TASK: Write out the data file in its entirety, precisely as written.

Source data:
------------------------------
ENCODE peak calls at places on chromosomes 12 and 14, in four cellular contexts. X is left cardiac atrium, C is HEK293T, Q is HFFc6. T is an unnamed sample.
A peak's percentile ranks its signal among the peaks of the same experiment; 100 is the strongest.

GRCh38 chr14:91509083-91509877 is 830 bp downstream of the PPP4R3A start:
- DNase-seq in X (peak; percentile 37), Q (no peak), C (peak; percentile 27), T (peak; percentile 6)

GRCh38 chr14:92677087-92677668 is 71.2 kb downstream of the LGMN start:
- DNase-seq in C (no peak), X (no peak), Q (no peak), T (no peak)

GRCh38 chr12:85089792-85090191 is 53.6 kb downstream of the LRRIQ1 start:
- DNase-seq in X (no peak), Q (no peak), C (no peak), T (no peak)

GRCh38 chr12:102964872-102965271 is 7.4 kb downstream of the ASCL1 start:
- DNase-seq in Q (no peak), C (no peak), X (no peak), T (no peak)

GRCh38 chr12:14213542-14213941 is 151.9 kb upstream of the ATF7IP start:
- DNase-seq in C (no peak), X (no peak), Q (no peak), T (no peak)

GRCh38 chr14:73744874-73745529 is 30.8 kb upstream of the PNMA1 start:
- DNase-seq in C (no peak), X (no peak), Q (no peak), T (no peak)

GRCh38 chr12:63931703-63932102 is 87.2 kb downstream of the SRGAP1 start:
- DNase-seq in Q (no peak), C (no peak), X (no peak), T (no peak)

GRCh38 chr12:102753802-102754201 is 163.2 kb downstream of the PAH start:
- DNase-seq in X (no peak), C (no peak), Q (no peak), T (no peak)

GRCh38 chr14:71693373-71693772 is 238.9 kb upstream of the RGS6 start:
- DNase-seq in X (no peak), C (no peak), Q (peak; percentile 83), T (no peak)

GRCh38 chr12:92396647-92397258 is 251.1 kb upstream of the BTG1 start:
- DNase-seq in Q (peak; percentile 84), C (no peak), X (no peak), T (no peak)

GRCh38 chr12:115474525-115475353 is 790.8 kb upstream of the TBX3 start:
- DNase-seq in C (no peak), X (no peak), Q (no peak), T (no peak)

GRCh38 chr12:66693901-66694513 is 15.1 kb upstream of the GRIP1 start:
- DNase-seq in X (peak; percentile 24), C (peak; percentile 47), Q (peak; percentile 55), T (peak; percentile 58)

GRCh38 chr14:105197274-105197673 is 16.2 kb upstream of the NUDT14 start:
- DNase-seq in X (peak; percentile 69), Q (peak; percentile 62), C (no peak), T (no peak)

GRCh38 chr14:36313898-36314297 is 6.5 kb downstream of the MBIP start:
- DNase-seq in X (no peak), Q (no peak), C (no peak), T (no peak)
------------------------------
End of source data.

ENCODE peak calls at places on chromosomes 12 and 14, in four cellular contexts. X is left cardiac atrium, C is HEK293T, Q is HFFc6. T is an unnamed sample.
A peak's percentile ranks its signal among the peaks of the same experiment; 100 is the strongest.

GRCh38 chr14:91509083-91509877 is 830 bp downstream of the PPP4R3A start:
- DNase-seq in X (peak; percentile 37), Q (no peak), C (peak; percentile 27), T (peak; percentile 6)

GRCh38 chr14:92677087-92677668 is 71.2 kb downstream of the LGMN start:
- DNase-seq in C (no peak), X (no peak), Q (no peak), T (no peak)

GRCh38 chr12:85089792-85090191 is 53.6 kb downstream of the LRRIQ1 start:
- DNase-seq in X (no peak), Q (no peak), C (no peak), T (no peak)

GRCh38 chr12:102964872-102965271 is 7.4 kb downstream of the ASCL1 start:
- DNase-seq in Q (no peak), C (no peak), X (no peak), T (no peak)

GRCh38 chr12:14213542-14213941 is 151.9 kb upstream of the ATF7IP start:
- DNase-seq in C (no peak), X (no peak), Q (no peak), T (no peak)

GRCh38 chr14:73744874-73745529 is 30.8 kb upstream of the PNMA1 start:
- DNase-seq in C (no peak), X (no peak), Q (no peak), T (no peak)

GRCh38 chr12:63931703-63932102 is 87.2 kb downstream of the SRGAP1 start:
- DNase-seq in Q (no peak), C (no peak), X (no peak), T (no peak)

GRCh38 chr12:102753802-102754201 is 163.2 kb downstream of the PAH start:
- DNase-seq in X (no peak), C (no peak), Q (no peak), T (no peak)

GRCh38 chr14:71693373-71693772 is 238.9 kb upstream of the RGS6 start:
- DNase-seq in X (no peak), C (no peak), Q (peak; percentile 83), T (no peak)

GRCh38 chr12:92396647-92397258 is 251.1 kb upstream of the BTG1 start:
- DNase-seq in Q (peak; percentile 84), C (no peak), X (no peak), T (no peak)

GRCh38 chr12:115474525-115475353 is 790.8 kb upstream of the TBX3 start:
- DNase-seq in C (no peak), X (no peak), Q (no peak), T (no peak)

GRCh38 chr12:66693901-66694513 is 15.1 kb upstream of the GRIP1 start:
- DNase-seq in X (peak; percentile 24), C (peak; percentile 47), Q (peak; percentile 55), T (peak; percentile 58)

GRCh38 chr14:105197274-105197673 is 16.2 kb upstream of the NUDT14 start:
- DNase-seq in X (peak; percentile 69), Q (peak; percentile 62), C (no peak), T (no peak)

GRCh38 chr14:36313898-36314297 is 6.5 kb downstream of the MBIP start:
- DNase-seq in X (no peak), Q (no peak), C (no peak), T (no peak)